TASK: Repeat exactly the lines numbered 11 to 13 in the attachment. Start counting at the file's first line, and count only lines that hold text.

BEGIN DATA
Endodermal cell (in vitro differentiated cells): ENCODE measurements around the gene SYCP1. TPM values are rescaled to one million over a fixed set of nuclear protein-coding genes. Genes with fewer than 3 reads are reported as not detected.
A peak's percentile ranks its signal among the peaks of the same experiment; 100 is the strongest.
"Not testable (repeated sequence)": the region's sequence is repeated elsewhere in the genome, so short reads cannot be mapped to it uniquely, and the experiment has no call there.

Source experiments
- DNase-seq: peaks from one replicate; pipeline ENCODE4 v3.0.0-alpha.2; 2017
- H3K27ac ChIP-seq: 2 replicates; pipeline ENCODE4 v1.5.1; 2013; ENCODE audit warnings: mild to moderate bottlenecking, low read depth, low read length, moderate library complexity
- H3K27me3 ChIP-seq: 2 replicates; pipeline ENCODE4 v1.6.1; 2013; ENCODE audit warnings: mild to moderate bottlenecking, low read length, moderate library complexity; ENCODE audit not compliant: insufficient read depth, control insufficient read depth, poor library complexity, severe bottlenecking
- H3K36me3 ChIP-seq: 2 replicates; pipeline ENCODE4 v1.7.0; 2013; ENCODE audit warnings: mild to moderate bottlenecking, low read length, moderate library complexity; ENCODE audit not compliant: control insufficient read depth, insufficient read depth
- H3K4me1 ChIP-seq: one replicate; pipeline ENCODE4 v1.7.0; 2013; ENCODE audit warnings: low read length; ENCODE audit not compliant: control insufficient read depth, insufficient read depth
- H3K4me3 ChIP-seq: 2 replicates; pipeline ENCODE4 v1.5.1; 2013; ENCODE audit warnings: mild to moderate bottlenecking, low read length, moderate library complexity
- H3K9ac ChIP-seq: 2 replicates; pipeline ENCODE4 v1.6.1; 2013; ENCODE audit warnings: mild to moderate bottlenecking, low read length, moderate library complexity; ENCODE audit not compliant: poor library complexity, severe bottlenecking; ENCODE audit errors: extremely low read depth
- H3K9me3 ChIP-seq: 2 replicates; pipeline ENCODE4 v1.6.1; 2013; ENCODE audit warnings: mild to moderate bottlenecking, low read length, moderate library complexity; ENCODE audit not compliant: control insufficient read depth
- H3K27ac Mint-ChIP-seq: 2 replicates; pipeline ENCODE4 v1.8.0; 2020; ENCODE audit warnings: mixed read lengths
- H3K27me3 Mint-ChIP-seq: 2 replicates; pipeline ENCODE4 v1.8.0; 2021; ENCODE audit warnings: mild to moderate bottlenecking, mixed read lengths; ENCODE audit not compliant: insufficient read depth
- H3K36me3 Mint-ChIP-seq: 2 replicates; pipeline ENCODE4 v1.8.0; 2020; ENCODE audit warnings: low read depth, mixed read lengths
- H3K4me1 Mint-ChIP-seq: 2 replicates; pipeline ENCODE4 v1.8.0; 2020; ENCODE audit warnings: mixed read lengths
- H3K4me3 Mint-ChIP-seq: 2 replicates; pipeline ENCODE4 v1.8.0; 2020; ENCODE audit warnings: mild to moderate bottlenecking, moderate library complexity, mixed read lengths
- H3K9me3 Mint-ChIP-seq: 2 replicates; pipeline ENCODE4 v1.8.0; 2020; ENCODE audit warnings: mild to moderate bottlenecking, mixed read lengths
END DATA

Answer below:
- H3K9ac ChIP-seq: 2 replicates; pipeline ENCODE4 v1.6.1; 2013; ENCODE audit warnings: mild to moderate bottlenecking, low read length, moderate library complexity; ENCODE audit not compliant: poor library complexity, severe bottlenecking; ENCODE audit errors: extremely low read depth
- H3K9me3 ChIP-seq: 2 replicates; pipeline ENCODE4 v1.6.1; 2013; ENCODE audit warnings: mild to moderate bottlenecking, low read length, moderate library complexity; ENCODE audit not compliant: control insufficient read depth
- H3K27ac Mint-ChIP-seq: 2 replicates; pipeline ENCODE4 v1.8.0; 2020; ENCODE audit warnings: mixed read lengths